You would have noticed that Cyclist numbers have grown steadily in the district over the past 8 or so years.
The Young Cycle Club now has up to 100 regular riders from our community including builders, tradesmen, farmers, retirees, students, professionals and shearers. As it’s now summer, we regularly have large numbers of cyclists on our organised rides.
There are many reasons cycling has become popular but fitness, competition and social qualities are important. As a non-contact sport it is one that people can continue well into their 70’s!
The Young Cycle Group has organised group rides each week, on Tuesdays, Thursdays, Saturdays and Sundays. We can have these morning or evening rides split into up to three groups of riders based on speed – the time it takes to complete the ride. The routes change, according to the seasons to accommodate events such as harvest traffic, more information on the routes are contained on our website – www.youngcyclegroup.com
Cycling Australia and the Amy Gillette foundation suggest that we should ride in 2 neat lines not more than 1.5m apart and in groups of less than 25. We do this for our own safety. By being 2 abreast it means that other traffic will slow down, and make a deliberate overtaking manoeuvre.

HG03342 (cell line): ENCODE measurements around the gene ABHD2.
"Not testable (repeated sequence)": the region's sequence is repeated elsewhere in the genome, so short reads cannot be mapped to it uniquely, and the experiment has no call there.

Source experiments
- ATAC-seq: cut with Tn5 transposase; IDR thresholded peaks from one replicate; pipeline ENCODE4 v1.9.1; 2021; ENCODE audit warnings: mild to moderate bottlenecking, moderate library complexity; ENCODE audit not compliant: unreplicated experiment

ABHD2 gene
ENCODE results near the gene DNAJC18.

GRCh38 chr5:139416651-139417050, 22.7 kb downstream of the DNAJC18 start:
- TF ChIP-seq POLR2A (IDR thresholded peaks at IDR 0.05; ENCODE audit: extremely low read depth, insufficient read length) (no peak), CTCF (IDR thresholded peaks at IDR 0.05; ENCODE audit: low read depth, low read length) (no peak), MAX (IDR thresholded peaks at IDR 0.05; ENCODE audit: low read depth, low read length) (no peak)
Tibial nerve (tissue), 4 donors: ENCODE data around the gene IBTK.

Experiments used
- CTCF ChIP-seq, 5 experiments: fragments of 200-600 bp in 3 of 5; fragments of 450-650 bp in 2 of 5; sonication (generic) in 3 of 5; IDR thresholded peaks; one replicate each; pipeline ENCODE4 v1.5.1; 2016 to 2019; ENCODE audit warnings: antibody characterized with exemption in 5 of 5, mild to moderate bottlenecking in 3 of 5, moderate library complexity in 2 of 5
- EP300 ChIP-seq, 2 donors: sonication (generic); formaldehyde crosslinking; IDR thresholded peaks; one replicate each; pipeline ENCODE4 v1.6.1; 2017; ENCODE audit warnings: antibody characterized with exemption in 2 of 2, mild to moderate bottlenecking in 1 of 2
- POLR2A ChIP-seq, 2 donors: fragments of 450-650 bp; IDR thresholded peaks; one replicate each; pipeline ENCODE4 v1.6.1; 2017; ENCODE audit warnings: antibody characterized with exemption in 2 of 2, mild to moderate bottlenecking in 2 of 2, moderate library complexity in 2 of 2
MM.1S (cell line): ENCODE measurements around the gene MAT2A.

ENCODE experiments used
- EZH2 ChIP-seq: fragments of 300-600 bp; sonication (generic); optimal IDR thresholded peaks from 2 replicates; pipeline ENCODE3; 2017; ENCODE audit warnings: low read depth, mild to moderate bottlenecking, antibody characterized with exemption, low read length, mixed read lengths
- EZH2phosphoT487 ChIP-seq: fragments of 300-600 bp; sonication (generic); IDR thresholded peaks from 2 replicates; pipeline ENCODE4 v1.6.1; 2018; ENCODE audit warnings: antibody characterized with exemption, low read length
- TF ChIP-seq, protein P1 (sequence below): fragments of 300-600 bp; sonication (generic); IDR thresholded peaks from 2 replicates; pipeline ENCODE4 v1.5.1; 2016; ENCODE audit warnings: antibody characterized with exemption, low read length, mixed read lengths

We are the first to admit that we are not always perfect at maintaining riding etiquette however we are working to improve on this. We encourage all riders to ride as close together as possible. With the general poor state of the roads in the area particularly after the prolonged wet winter these tidy lines can be difficult to maintain.
It is law for other road users to give us clearance of one metre in built up areas, and 1.5m on the open road and in return, cars are allowed to cross to the right of an unbroken line to overtake a group of bike riders when they have a clear view of approaching traffic.
A quote from a recent article in Bicycling Australia – ‘A small decision that may delay your trip by 30 seconds won’t bear any relevance at all to your life but could have life-changing consequences for another person.’
We believe by taking these actions the safest possible environment is provided for both cyclists and other road users.
Feel free to contact us by email at firstname.lastname@example.org
For some, this time of year can be challenging.
This is particularly so for people who are experiencing isolation, loneliness and mental health issues, as we are bombarded with messages of family celebrations, gifts and holidays.
Young people who may be facing some big life changes like starting a new school, awaiting exam results to get into higher education, or commencing employment can be the most vulnerable.
During these times, it is valuable for families and friends to be aware of signs and symptoms that something might be wrong with their loved ones.
Being withdrawn, not doing the things they would normally enjoy, ongoing worry or irritability are just some of the changes to look out for. If you need support or advice, headspace is here to help.
No matter where you are, you can access help at headspace.org.au
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